• $\begingroup$ Further, I would love to see your comment about the computational difficulty of bayesian inference expanded into an answer for this question if you have the time and energy. $\endgroup$ Apr 4, 2012 at 0:21

For a fruitful discussion of this, which includes some useful links in the comments section, you might want to read this LessWrong post.

Whatever human decision making is at this moment in time, it is something that can be quantified and studied. And as a result, we will be able to determine Bayesian methods for making better decisions, given our current architecture and our preferences.

I think questions like this are slightly misguided in the following way. Humanity took a tiny step toward Bayesianism and then totally dominated the world-wide ecosystem in an evolutionary millisecond. Are we "very" Bayesian? Well, what do you mean by "very"? We certainly employ Bayesian methods more so than a hermit crab or a dolphin, but we have a long way to go if we want most of our decision making to be enacted through genuine Bayesian reasoning.

So I would say that "being Bayesian" can fall on a spectrum. Humans are not near the 0%-Bayesian end of the spectrum, but probably also not near the 100%-Bayesian perspective.

A more interesting questions is whether humanity should strive to engineer itself to specifically be more Bayesian. Some see a perfect Bayesian reasoner as a fixed point of Darwinian evolution (because the universal Solomonoff prior is not computable, it's reasonable to think such a fixed point cannot physically exist, but that doesn't mean we shouldn't try to get there anyway.)

  • $\begingroup$ Please cite comments like comparisons of humans to crabs or dolphins in terms of Bayesianism. Both of those do basic Bayesian inference for certain tasks. Dominated what? Most of the biomass on Earth is bacteria and plants. Your last paragraph is completely misguided. I cannot think of a single time when a serious biologist has talked about a 'fixed-point' in Darwinian evolution (apart from simple mathematical models). Assuming there is a fixed point, and 'striving towards it', and other forms of teleology are specifically what biologist try to avoid since it is unscientific and unfounded. $\endgroup$ Apr 6, 2012 at 23:18
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    $\begingroup$ Further, it is not clear how this answers the question about biological plausibility of bayesian models of cognition... instead of being just a general comment on Bayesianism and maybe evolution. $\endgroup$ Apr 6, 2012 at 23:21
  • $\begingroup$ You're seriously misunderstanding me and I dislike the downvote based on misunderstandings. I'm speaking of a fixed point of the computational process that is Darwinian evolution, and like I pointed out, complexity theory gives us good reason to say such a fixed point doesn't exist biologically. I wouldn't expect a biologist to be concerned with it. It's a matter for Bayesian epistemology and just a tangent to my other point. If you want to score species according to biomass, that's fine, but in terms of optimization power humans clearly win. I think that's a more relevant score. $\endgroup$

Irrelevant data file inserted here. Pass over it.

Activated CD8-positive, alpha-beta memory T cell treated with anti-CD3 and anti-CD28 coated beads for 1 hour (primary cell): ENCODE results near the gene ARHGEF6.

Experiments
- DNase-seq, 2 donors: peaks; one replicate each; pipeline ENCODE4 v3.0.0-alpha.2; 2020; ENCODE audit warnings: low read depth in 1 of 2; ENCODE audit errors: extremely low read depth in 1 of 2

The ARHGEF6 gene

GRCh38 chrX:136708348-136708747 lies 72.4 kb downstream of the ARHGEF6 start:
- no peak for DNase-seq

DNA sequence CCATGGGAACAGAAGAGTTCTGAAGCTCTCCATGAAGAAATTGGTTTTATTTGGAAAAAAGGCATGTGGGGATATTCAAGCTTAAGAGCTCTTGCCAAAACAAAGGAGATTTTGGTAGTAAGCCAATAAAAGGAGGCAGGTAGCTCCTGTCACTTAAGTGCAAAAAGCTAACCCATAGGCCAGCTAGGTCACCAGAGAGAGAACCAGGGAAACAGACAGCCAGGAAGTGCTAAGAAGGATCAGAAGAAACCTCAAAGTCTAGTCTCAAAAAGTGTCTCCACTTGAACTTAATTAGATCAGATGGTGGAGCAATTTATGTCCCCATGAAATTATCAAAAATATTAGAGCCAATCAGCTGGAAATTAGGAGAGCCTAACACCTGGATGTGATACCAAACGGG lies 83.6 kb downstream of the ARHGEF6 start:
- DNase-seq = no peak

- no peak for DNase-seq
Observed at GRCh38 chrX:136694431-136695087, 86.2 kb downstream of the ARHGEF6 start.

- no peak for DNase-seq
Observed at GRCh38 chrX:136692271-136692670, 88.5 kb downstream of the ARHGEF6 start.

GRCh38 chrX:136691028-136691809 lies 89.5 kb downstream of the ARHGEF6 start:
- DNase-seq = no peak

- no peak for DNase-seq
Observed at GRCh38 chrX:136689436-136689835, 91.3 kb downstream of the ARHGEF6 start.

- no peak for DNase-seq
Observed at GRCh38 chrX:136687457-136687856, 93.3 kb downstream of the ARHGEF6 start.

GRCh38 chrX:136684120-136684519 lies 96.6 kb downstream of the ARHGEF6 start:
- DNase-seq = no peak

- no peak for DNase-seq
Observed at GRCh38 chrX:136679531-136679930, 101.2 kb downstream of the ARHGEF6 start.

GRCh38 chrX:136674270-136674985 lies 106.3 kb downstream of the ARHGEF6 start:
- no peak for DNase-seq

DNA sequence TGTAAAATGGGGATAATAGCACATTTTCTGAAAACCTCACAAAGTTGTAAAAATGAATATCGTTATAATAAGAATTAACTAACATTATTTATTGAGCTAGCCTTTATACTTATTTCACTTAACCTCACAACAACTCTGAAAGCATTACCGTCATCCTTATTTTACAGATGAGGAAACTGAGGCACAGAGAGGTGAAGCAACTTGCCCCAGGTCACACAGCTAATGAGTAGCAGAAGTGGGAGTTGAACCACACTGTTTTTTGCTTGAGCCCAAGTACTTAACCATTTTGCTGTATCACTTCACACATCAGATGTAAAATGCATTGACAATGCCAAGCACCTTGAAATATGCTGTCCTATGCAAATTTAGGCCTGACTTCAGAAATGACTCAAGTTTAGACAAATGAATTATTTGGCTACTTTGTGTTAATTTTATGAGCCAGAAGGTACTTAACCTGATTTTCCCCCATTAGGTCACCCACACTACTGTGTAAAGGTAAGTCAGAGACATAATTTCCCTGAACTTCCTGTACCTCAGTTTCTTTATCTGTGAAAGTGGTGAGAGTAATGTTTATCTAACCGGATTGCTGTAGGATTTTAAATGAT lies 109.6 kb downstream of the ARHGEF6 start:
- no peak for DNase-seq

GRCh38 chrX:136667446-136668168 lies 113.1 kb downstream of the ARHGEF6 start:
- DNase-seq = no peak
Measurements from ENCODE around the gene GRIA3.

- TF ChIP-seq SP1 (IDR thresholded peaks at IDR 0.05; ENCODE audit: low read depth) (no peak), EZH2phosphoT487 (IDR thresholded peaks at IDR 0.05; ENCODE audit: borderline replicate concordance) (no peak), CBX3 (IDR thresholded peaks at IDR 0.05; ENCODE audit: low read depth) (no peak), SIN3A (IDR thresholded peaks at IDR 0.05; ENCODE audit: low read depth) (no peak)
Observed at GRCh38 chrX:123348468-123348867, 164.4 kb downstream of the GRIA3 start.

– ely
    Apr 6, 2012 at 23:48
  • $\begingroup$ Also, my experience with this is in terms of focus of attention mechanisms, such as Bayesian surprise and the Barlow Infomax principle (which is linked to experiments done on primate cortices). I have a limited amount of additional experience in Bayesian models for primate face recognition. See here, here, here, and here for some references. None address crabs, though. $\endgroup$
    – ely
    Apr 6, 2012 at 23:54
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    $\begingroup$ My downvote is because of two reasons (1) it is not clear how the post answers the question, (2) the last paragraph is misleading. You can think of evolution however you like, but there is no reason to believe in it having fixed points, let alone bayesian inference having to do anything with them. Sure we can make models where such a fixed point exist, but we can also make selection models without fixed points, or ones where Bayesian inference will not be optimal. So if we want our models to be meaningful, we still have to defer to biologist, who in my experience would be pretty skeptical. $\endgroup$ Apr 7, 2012 at 0:07